- The Washington Times - Tuesday, March 25, 2008

AMMAN, Jordan — Iraqi troops battled forces loyal to Shi’ite cleric Muqtada al-Sadr in the southern port city of Basra today, prompting followers of the anti-American cleric to call for nationwide protests, strikes and civil disobedience.

A statement issued at Sheik al-Sadr’s headquarters in Najaf ordered commanders of his Mahdi Army militia to go on maximum alert and prepare to strike the occupiers — a term used to describe U.S. forces — and their Iraqi allies, a militia officer told Associated Press.

The officer declined to be identified because he wasn’t supposed to release the information.

Iraqi Prime Minister Nouri al-Maliki was in Basra today, reportedly directing the Iraqi army offensive.

In Baghdad, more than 300 miles to the north, rockets fired from Shi’ite neighborhoods showered the U.S.-protected Green Zone for the second time in a week.

Followers of Sheik al-Sadr also closed schools and shops and waged anti-government protests in the capital and Najaf.

At least 25 persons died in the Basra fighting, officials said.

Reports of fighting spreading throughout the country raised doubts about whether a cease-fire recently extended for six month by Sheik al-Sadr would hold.

The truce that began in August has been a key factor in declining violence cited by the Bush administration as evidence the U.S. troop surge is working.

However, widespread arrests and detentions have prompted an angry reaction from followers of the sheik, who recently said it was OK to shoot back at U.S. and Iraqi forces in self-defense.

Thousands of Iraqi troops raided oil-rich Basra this week in an offensive the Baghdad government said was aimed at disarming militias and restoring the rule of law.

British military officials said Western aircraft were patrolling the skies above Basra to assist Iraqi forces if needed, but that British forces were not taking part in the operation.

Since the British forces returned control of Basra to the Iraqis in December and moved to the city airport, the province’s residents have complained of rising crime as armed Shi’ite groups struggle for control.

The national government — also led by Shi’ites — says the Iraqi military offensive was to restore order and sweep out the criminals and gangs terrorizing the citizens.

Mr. al-Maliki, who on Monday dismissed the two top security officials in Basra, said from the city that the government will restore security, stability and enforce the rule of law.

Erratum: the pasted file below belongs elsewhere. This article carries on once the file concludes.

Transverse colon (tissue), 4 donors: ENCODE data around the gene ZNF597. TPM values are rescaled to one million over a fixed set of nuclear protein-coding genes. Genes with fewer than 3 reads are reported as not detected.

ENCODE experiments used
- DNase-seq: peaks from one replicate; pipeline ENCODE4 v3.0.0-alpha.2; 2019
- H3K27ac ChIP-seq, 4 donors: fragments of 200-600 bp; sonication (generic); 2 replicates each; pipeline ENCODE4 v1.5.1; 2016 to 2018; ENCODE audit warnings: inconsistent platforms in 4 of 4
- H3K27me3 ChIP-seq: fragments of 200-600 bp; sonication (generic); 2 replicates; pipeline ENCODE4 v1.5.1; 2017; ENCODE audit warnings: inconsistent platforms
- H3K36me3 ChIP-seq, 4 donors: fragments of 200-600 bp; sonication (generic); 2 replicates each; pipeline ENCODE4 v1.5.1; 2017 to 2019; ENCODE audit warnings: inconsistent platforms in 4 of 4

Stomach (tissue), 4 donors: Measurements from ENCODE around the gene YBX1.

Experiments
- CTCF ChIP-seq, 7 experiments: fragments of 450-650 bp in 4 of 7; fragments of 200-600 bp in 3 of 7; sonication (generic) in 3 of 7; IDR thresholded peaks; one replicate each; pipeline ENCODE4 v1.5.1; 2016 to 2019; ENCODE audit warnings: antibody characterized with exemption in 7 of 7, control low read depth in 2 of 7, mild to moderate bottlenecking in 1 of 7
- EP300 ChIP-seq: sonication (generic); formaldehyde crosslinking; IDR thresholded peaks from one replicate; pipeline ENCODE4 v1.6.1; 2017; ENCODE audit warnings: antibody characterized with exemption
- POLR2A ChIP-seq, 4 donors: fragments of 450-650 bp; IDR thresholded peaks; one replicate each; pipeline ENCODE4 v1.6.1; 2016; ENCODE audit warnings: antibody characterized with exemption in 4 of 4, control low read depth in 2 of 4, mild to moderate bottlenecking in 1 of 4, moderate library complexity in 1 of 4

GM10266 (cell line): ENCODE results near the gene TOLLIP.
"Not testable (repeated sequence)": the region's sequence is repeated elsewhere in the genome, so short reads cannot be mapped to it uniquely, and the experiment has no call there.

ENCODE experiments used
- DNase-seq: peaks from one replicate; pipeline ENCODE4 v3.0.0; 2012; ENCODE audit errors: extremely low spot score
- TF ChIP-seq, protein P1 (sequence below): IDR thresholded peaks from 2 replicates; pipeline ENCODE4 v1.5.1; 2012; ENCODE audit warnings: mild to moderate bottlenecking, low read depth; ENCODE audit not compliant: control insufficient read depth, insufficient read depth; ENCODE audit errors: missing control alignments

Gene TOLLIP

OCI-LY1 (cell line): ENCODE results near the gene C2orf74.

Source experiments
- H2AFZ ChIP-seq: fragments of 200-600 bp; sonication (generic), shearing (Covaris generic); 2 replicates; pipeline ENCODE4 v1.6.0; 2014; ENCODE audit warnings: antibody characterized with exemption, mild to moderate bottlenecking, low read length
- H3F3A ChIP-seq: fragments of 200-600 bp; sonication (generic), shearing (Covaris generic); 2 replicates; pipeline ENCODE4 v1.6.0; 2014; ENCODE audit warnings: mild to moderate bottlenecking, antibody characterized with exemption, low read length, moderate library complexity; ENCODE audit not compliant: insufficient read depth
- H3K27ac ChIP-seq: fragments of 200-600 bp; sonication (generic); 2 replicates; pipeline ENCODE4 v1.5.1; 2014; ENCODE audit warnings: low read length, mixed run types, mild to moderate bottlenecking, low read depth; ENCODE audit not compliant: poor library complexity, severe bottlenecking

Officials say the troops were cracking down on all those who point their guns at the state, but Sheik al-Sadr’s followers say the offensive, dubbed Charge of the Knights, was politically motivated and aimed at them.

Although U.S. forces and the Iraqi government have attributed the al-Sadr truce to a reduction in violence, a recent surge in attacks has been blamed on renegade elements from within the Sadrists.

The armed confrontation with the Sadrists and its militant Mahdi Army wing quickly spread in other areas of the country, including Sadr City in the suburbs of Baghdad, where the Mahdi Army declared it had taken control of Iraqi army checkpoints.

Residents reportedly stocked up on food and water supplies in the district in anticipation of more fighting to come.

In an attempt to contain other Sadrist strongholds, the government imposed curfews in the southern Shi’ite cities of Kut, Samawa and Nasiriyah.

Iraqi critics say they expect the Basra offensive to backfire because Sadrists enjoy widespread support, especially from impoverished Shi’ites who dominate Southern Iraq and parts of Baghdad.

The critics suggest the Americans were seeking an internal Iraqi battle to refocus the anti-occupation resistance against the Iraqi authority after the U.S. troop death toll reached 4,000 this week.

They warn, however, that the fighting, whether led by the Iraqi or U.S. forces, threatens to intensify the insurgency and again raise the level of violence in this war-torn country.

This article is based in part on wire service reports.

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